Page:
And lest we are accused of replacing one punishment with another, we can see that this type of community punishment could be paired with voluntary referral to rehabilitation services, perhaps through advice and support clinics such as run at Highbury Corner and Plymouth magistrates’ courts or other services, such as referral to women’s centres for 4,093 women given sentences of less than 3 months. It may even be that voluntary engagement with rehabilitative services can be marked off against the overall court mandate (so if someone takes up the offer of support with drug issues, 2 or 3 days spent working on your addiction could be discounted from the number of unpaid work days needed).
To pull this off, there would have to be a few key ingredients to make it work in practice. The first of these is immediacy. One good thing about prison is that it always gets done immediately following the court sentence. So, why can’t we replicate that virtue, while causing less damage, in the community? In my conversations with sentencers, the frustration they have about unpaid work is not the requirement itself— it’s that it take so bloody long to be get started and completed. And yet, in our sister organisation’s projects in New York, unpaid work is often started the day of the court sentencing date. If they can do it, why can’t we?
If we can make this option immediate, we must also make it understandable. It should be given out in blocks of working days, not the confusing number of hours as is currently done. And the court should emphasise to the offender that this order is an alternative to a very short prison sentence.
Moreover, it would be a key component of such an order that the work done by offenders is reparative to those local communities and businesses afflicted by crime. If, for example, offenders are channelled into work that is for the benefit of the communities, if they work on projects for public benefit, while there may not be direct victim reparation, there would be wider community reparation. This is not a nice to have in our view, but vital to securing the public legitimacy of the option.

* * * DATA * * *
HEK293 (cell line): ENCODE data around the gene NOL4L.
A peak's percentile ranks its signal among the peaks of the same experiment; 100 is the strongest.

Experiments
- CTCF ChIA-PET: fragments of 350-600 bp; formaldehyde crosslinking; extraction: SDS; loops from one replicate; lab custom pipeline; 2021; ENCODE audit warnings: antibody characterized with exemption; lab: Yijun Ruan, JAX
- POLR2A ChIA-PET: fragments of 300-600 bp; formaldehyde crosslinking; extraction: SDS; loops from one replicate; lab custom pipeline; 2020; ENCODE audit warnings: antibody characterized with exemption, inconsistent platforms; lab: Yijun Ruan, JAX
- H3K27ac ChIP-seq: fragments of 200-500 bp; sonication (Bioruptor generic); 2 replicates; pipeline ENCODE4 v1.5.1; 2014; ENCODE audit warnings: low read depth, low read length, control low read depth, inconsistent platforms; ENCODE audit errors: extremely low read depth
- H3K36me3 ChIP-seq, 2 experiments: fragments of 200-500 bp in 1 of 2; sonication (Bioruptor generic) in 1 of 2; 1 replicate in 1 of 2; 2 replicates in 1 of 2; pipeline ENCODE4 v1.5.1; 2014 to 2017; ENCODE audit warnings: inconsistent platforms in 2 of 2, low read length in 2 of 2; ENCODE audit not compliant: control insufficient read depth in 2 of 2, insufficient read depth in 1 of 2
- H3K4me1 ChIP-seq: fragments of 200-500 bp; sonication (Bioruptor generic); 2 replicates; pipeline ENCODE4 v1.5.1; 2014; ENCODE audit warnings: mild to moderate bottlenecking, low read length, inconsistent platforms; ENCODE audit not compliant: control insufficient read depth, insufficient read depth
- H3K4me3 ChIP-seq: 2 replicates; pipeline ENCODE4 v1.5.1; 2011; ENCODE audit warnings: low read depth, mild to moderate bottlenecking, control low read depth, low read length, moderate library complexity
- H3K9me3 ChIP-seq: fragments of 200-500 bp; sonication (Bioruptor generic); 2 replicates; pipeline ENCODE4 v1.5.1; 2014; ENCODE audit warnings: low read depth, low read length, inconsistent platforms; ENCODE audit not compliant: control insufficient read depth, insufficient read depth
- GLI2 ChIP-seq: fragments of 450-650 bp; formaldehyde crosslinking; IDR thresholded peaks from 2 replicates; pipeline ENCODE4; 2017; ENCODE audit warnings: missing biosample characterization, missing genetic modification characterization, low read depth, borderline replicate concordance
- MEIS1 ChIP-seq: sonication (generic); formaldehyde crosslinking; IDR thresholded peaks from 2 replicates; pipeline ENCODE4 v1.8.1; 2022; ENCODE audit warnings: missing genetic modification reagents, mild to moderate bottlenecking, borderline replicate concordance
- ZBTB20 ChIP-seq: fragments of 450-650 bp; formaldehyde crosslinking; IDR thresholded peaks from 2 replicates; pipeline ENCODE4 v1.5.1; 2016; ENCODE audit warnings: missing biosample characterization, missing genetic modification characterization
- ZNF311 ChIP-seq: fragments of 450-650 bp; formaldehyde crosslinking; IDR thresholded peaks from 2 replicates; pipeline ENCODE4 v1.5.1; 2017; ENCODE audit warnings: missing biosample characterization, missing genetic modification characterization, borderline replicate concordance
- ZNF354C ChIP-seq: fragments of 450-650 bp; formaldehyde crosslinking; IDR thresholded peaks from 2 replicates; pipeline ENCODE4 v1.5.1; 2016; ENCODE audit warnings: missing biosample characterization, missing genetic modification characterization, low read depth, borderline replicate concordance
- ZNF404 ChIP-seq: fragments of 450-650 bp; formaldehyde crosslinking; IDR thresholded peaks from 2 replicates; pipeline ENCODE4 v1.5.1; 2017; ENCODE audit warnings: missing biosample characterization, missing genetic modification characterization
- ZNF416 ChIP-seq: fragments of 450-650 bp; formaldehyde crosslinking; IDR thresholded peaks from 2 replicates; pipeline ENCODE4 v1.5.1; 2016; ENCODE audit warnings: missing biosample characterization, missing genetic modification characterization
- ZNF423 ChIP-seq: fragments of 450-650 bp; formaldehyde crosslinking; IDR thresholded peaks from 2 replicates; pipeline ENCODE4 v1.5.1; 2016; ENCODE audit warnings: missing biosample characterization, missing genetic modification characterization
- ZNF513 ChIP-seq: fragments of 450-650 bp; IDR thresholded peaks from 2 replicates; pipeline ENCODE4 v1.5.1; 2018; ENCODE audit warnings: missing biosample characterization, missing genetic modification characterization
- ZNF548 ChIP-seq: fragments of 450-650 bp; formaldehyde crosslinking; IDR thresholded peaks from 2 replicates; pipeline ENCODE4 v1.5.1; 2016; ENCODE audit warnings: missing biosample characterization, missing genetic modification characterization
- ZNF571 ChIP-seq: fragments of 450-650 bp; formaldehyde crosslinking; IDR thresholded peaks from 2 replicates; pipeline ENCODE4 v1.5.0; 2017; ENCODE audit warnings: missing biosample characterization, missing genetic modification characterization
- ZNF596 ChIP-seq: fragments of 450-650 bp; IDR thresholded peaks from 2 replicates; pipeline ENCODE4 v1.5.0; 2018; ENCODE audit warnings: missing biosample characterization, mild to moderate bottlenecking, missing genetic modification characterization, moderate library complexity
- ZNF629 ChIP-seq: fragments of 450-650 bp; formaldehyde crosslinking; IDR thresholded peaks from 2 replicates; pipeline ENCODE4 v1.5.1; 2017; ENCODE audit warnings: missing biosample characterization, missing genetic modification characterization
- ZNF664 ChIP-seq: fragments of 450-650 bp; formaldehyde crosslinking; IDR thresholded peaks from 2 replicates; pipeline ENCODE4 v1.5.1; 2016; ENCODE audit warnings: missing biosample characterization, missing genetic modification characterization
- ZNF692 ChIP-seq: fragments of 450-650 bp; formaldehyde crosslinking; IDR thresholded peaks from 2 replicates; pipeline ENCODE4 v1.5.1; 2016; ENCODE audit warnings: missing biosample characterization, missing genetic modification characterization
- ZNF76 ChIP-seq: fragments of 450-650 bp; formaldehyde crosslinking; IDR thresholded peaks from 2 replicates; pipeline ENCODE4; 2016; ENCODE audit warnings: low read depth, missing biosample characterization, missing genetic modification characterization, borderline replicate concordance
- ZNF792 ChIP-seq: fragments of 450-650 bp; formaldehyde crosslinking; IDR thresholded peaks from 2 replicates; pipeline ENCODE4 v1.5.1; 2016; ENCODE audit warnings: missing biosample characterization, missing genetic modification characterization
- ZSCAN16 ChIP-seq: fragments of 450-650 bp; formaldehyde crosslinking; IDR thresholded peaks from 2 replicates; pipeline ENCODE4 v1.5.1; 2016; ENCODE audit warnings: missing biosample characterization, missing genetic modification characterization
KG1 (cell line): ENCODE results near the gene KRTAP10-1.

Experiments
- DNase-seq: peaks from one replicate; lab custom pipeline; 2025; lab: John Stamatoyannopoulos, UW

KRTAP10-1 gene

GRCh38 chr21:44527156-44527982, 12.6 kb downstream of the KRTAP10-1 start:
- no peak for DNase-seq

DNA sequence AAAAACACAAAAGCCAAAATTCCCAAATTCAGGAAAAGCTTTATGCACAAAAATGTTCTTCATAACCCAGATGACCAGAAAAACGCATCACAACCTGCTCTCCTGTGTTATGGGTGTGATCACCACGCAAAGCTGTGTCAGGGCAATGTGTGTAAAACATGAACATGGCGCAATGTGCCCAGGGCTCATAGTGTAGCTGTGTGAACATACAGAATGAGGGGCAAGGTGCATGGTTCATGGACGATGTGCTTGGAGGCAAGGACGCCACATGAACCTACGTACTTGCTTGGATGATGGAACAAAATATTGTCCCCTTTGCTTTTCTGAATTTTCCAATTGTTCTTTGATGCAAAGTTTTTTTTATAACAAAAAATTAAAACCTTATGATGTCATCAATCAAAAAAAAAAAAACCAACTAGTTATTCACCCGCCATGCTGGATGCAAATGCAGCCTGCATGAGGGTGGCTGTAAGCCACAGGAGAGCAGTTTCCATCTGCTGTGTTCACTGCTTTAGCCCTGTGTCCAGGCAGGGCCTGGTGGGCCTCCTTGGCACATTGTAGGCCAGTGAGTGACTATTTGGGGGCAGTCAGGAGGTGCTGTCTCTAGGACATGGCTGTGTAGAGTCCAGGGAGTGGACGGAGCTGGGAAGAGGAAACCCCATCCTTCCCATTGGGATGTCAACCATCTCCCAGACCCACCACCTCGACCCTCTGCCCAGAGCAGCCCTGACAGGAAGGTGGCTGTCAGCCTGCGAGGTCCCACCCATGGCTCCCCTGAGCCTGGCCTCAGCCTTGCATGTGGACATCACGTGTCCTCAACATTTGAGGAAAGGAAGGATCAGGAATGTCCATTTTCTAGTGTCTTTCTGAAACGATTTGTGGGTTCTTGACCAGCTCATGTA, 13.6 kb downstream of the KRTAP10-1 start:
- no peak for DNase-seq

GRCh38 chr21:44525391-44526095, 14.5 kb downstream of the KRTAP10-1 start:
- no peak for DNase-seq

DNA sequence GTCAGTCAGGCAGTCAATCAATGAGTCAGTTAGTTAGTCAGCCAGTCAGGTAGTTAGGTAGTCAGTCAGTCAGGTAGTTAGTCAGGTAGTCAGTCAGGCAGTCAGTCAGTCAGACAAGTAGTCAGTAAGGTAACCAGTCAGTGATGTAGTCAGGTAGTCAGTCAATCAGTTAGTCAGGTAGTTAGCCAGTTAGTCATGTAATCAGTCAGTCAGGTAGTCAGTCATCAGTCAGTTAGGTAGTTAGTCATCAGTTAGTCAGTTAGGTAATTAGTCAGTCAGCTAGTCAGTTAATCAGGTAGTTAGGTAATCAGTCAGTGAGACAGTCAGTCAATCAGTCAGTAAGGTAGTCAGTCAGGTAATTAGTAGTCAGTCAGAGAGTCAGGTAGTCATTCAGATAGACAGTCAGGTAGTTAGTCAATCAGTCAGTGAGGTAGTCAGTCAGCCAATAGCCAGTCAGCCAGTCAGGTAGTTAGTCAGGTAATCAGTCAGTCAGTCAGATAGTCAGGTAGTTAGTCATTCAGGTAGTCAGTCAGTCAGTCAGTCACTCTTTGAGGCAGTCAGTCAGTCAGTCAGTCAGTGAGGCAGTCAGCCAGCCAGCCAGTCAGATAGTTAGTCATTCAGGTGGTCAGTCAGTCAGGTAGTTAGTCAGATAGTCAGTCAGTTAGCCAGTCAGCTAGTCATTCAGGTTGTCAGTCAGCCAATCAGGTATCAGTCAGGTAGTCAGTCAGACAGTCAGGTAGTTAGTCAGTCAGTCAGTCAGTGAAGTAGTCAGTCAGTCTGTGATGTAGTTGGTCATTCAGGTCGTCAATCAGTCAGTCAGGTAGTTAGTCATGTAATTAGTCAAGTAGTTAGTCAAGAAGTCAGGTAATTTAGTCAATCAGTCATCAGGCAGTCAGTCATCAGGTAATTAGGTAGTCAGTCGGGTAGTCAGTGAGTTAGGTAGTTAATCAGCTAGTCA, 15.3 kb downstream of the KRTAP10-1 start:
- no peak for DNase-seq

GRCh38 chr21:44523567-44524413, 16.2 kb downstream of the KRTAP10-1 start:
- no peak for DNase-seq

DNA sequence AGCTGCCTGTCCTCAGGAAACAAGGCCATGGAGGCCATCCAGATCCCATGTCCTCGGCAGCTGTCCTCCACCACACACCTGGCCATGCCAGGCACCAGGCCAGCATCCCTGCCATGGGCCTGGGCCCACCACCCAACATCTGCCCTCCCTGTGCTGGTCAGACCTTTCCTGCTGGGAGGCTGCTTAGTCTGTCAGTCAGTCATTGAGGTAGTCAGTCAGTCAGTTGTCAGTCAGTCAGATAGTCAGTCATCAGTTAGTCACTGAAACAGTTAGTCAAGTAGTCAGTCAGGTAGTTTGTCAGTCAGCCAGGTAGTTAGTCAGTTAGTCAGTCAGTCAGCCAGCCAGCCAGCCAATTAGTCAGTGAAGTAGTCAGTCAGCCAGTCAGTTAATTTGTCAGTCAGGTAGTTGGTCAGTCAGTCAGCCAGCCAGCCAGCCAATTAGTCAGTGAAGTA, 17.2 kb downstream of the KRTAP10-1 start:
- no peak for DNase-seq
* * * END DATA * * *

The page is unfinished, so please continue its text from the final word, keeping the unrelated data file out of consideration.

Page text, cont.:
What would be the impact of such a shift? Looking at the data, 90% of the under 3 months cohort are going there for non-violent offences. If we assumed that a risk averse Ministry wanted to continue to give people committing violent offences short prison stays, this still leaves around 29,000 people we could move away from short doses of prison in to something else. In proposing this, our basic thought is to help offenders get their mandates done, to give the courts a quick and simple option and to build public support for the constructive work offenders can do in the community. It is premised on the idea that replacing very short prison sentences with something proportionate, something meaningful but fundamentally less harmful, would benefit us all.
In our next blog, we will look at the second level of the under twelve month group— those getting short prison sentences of 3-6 months.